“We’re supposed to handle poachers in twos.”

“Report me to Tina,” said Eryx, louder than he meant to, and hit the unlock on the door.

Cassandra didn’t follow him out.

The path he and the other team members had worn into the snow was already filling up with fresh flakes. The light was a dull grey and getting darker as the cloud cover thickened. Eryx didn’t pause before taking the path to the left, comfortable enough navigating familiar territory even in this weather. Large, wet flakes came down hard like rain, caught on the fleece covering his mouth, and melted. Stuck to his eyelashes. Danced in the air.

Eryx exhaled hard, relief filling him with each chill breath of air. It was good to be out doing something, away from coworkers trying to make uncomfortable small talk. The difference between the atmosphere of home base with its low ceilings and cramped rooms, and out here where there was nothing but hills and mountains and sky, was abrupt and freeing. Immediately some of the stress Eryx had felt wrapping around him like an invisible snake started to ease up and slide off.

Visibility was shit, even at the start of the storm, but Eryx knew generally where he was going. There were paths they used regularly, and even paths they used semi-regularly he knew like the back of his hand. Those would get him to the area he wanted to be in, where the poachers had shown up on the satellite system. His transmitter would lead him the rest of the way.

The air had that sound to it when the world went almost completely still and everything seemed to echo in the few feet around him, like the falling snow was bouncing Eryx’s presence back at him. His boots depressing the snow sounded dull and cottony. All the birds had taken cover. Really, any creature with any sense had taken cover, apart from him.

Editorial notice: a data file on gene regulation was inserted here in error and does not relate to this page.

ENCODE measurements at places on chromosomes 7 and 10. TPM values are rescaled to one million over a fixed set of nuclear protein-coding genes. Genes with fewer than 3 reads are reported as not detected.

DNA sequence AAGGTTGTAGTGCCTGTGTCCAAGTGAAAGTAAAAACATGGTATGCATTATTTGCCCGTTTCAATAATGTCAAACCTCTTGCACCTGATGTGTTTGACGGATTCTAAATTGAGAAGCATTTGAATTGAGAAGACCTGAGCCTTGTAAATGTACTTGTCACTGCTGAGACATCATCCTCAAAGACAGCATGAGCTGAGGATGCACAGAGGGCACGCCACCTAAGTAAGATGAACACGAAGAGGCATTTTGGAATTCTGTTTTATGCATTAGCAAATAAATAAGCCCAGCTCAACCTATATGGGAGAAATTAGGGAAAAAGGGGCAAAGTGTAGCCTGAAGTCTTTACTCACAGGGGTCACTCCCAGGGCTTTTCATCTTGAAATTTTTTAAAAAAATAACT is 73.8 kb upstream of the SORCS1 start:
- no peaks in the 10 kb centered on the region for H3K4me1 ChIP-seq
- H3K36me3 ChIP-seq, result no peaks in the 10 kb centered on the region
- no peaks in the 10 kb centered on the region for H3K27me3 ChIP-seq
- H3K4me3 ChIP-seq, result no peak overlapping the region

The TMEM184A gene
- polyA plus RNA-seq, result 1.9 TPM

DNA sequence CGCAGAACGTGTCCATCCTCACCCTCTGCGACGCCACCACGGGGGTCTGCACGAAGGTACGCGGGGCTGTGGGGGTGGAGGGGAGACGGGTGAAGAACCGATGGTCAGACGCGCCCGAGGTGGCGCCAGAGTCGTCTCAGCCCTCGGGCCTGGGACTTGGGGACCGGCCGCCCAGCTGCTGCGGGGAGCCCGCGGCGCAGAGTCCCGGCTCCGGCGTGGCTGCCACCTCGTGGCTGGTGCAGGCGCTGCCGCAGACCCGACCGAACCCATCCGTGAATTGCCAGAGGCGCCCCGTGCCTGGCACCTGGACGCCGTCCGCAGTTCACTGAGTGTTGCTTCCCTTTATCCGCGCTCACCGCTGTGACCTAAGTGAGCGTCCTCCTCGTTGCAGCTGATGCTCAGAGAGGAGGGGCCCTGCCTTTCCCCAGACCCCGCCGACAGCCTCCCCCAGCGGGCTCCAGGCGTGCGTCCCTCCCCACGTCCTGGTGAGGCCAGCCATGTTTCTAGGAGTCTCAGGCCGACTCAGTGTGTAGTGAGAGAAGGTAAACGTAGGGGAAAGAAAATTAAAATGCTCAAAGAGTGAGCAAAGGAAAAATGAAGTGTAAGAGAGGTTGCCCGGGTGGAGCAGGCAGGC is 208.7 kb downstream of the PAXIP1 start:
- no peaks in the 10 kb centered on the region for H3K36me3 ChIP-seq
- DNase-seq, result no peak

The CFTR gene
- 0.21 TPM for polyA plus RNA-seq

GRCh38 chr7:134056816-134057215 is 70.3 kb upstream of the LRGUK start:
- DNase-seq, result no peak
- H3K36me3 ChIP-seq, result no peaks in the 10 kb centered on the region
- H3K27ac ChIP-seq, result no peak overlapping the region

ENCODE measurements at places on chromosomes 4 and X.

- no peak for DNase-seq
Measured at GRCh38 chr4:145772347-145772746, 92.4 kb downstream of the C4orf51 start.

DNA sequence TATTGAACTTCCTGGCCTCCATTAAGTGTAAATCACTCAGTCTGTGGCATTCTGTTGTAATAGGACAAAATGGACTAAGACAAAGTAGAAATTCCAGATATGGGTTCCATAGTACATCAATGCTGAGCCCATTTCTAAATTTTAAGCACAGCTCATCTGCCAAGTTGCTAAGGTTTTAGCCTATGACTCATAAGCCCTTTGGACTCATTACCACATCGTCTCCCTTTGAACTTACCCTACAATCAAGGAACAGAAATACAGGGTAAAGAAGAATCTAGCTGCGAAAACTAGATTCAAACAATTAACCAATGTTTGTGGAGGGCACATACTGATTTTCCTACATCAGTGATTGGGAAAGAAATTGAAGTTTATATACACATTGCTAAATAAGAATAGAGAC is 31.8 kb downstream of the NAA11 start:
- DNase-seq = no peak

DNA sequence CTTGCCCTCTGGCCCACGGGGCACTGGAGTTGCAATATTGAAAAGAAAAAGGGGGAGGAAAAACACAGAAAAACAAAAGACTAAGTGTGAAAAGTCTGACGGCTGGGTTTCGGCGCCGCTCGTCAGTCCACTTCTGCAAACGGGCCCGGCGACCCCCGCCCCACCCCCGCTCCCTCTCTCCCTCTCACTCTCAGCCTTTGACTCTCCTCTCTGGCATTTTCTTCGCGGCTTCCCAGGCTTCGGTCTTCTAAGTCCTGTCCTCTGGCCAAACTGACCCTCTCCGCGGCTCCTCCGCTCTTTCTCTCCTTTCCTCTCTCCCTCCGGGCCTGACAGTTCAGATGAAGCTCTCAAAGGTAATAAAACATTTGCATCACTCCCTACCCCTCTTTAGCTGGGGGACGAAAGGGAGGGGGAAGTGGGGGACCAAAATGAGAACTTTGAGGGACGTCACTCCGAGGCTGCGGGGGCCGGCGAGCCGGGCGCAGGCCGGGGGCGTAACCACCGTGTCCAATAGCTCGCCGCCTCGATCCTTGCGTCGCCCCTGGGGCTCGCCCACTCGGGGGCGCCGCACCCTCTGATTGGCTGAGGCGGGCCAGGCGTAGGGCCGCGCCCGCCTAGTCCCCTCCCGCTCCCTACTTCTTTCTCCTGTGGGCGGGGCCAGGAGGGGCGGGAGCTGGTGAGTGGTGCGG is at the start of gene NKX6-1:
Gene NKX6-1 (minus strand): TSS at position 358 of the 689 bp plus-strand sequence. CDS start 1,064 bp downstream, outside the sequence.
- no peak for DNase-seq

And the poachers. Cassandra was right; a single person really couldn’t handle an entire team bent on nabbing half a dozen leopards. Eryx knew he should turn back. It was pointless. Even if he found them he doubted he’d be able to shoot. Trained though he was, he knew he couldn’t kill anyone. Before he’d returned to Earth he would have had a different answer, but not now, not after seeing AJ.

His mind wandered to his brother, how he’d said he forgave Eryx on transmission. AJ had been sick for years and Eryx had gotten used to blowing all his time off visiting family because family could never visit him, could never meet him halfway, hop a space flight to some destination planet halfway between Earth and out here. Eryx was the one who’d moved so far away, after all. Who’d taken a job working for some rich bastard on a privately owned planet in an obscure system with a forgettable name. Who regularly missed holidays and never had much to send back on video transmissions.

He knew it was the grief, but recently the walls at base seemed to press in on him, blame him for living out here, immersed in work. He also knew he should take Cassandra up on her offer. Eryx figured his parents could use a visitor, even if he didn’t think he was ready to go back to Earth yet. Even if he couldn’t stand Cassandra’s caring and didn’t want to feel he owed her anything.